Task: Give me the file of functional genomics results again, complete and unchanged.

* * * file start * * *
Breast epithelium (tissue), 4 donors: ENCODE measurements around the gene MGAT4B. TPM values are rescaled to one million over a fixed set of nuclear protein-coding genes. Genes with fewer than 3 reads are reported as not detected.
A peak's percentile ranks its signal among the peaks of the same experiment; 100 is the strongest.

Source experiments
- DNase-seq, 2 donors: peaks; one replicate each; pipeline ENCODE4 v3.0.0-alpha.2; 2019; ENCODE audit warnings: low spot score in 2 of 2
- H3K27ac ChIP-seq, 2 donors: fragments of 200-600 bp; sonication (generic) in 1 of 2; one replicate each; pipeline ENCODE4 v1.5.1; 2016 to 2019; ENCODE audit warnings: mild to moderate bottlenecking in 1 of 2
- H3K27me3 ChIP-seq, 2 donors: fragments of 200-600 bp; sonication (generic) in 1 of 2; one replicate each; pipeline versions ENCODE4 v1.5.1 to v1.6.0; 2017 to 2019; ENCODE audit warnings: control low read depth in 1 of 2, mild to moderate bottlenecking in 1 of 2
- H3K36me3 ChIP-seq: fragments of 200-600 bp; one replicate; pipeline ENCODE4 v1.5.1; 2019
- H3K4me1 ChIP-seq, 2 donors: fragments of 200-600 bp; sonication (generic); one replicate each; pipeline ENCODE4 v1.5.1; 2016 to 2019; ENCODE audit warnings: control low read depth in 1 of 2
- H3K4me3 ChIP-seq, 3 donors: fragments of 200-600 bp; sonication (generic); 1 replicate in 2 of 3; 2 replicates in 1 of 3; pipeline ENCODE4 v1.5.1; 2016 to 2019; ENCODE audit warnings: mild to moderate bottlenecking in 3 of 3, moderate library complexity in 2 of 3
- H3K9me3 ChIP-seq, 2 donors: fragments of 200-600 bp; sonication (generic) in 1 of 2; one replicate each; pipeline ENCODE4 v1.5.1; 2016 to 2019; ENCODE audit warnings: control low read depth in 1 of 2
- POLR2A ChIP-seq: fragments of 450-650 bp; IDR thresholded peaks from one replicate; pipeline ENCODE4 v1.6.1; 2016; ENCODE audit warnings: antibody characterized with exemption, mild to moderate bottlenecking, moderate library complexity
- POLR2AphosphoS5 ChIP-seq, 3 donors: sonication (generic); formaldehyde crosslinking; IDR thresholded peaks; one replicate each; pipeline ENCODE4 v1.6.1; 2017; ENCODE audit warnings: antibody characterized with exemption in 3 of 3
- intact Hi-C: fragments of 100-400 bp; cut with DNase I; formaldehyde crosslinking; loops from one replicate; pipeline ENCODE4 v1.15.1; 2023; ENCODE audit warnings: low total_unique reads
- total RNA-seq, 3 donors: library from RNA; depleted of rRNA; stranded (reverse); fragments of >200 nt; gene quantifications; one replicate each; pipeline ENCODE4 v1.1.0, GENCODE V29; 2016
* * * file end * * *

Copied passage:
Breast epithelium (tissue), 4 donors: ENCODE measurements around the gene MGAT4B. TPM values are rescaled to one million over a fixed set of nuclear protein-coding genes. Genes with fewer than 3 reads are reported as not detected.
A peak's percentile ranks its signal among the peaks of the same experiment; 100 is the strongest.

Source experiments
- DNase-seq, 2 donors: peaks; one replicate each; pipeline ENCODE4 v3.0.0-alpha.2; 2019; ENCODE audit warnings: low spot score in 2 of 2
- H3K27ac ChIP-seq, 2 donors: fragments of 200-600 bp; sonication (generic) in 1 of 2; one replicate each; pipeline ENCODE4 v1.5.1; 2016 to 2019; ENCODE audit warnings: mild to moderate bottlenecking in 1 of 2
- H3K27me3 ChIP-seq, 2 donors: fragments of 200-600 bp; sonication (generic) in 1 of 2; one replicate each; pipeline versions ENCODE4 v1.5.1 to v1.6.0; 2017 to 2019; ENCODE audit warnings: control low read depth in 1 of 2, mild to moderate bottlenecking in 1 of 2
- H3K36me3 ChIP-seq: fragments of 200-600 bp; one replicate; pipeline ENCODE4 v1.5.1; 2019
- H3K4me1 ChIP-seq, 2 donors: fragments of 200-600 bp; sonication (generic); one replicate each; pipeline ENCODE4 v1.5.1; 2016 to 2019; ENCODE audit warnings: control low read depth in 1 of 2
- H3K4me3 ChIP-seq, 3 donors: fragments of 200-600 bp; sonication (generic); 1 replicate in 2 of 3; 2 replicates in 1 of 3; pipeline ENCODE4 v1.5.1; 2016 to 2019; ENCODE audit warnings: mild to moderate bottlenecking in 3 of 3, moderate library complexity in 2 of 3
- H3K9me3 ChIP-seq, 2 donors: fragments of 200-600 bp; sonication (generic) in 1 of 2; one replicate each; pipeline ENCODE4 v1.5.1; 2016 to 2019; ENCODE audit warnings: control low read depth in 1 of 2
- POLR2A ChIP-seq: fragments of 450-650 bp; IDR thresholded peaks from one replicate; pipeline ENCODE4 v1.6.1; 2016; ENCODE audit warnings: antibody characterized with exemption, mild to moderate bottlenecking, moderate library complexity
- POLR2AphosphoS5 ChIP-seq, 3 donors: sonication (generic); formaldehyde crosslinking; IDR thresholded peaks; one replicate each; pipeline ENCODE4 v1.6.1; 2017; ENCODE audit warnings: antibody characterized with exemption in 3 of 3
- intact Hi-C: fragments of 100-400 bp; cut with DNase I; formaldehyde crosslinking; loops from one replicate; pipeline ENCODE4 v1.15.1; 2023; ENCODE audit warnings: low total_unique reads
- total RNA-seq, 3 donors: library from RNA; depleted of rRNA; stranded (reverse); fragments of >200 nt; gene quantifications; one replicate each; pipeline ENCODE4 v1.1.0, GENCODE V29; 2016